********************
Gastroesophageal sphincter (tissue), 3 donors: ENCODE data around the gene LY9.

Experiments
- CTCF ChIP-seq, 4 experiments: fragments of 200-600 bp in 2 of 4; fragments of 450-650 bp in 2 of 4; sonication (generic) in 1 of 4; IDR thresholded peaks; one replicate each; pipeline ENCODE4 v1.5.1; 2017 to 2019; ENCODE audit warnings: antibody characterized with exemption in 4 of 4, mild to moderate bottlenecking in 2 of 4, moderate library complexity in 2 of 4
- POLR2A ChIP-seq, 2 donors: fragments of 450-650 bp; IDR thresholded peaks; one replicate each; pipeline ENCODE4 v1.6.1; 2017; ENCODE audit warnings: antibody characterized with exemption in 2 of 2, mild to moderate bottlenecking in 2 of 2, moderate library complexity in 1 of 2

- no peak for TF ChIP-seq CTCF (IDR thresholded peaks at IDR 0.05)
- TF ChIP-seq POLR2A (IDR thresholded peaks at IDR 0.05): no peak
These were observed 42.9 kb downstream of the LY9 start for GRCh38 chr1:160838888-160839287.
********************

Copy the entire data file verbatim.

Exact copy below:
Gastroesophageal sphincter (tissue), 3 donors: ENCODE data around the gene LY9.

Experiments
- CTCF ChIP-seq, 4 experiments: fragments of 200-600 bp in 2 of 4; fragments of 450-650 bp in 2 of 4; sonication (generic) in 1 of 4; IDR thresholded peaks; one replicate each; pipeline ENCODE4 v1.5.1; 2017 to 2019; ENCODE audit warnings: antibody characterized with exemption in 4 of 4, mild to moderate bottlenecking in 2 of 4, moderate library complexity in 2 of 4
- POLR2A ChIP-seq, 2 donors: fragments of 450-650 bp; IDR thresholded peaks; one replicate each; pipeline ENCODE4 v1.6.1; 2017; ENCODE audit warnings: antibody characterized with exemption in 2 of 2, mild to moderate bottlenecking in 2 of 2, moderate library complexity in 1 of 2

- no peak for TF ChIP-seq CTCF (IDR thresholded peaks at IDR 0.05)
- TF ChIP-seq POLR2A (IDR thresholded peaks at IDR 0.05): no peak
These were observed 42.9 kb downstream of the LY9 start for GRCh38 chr1:160838888-160839287.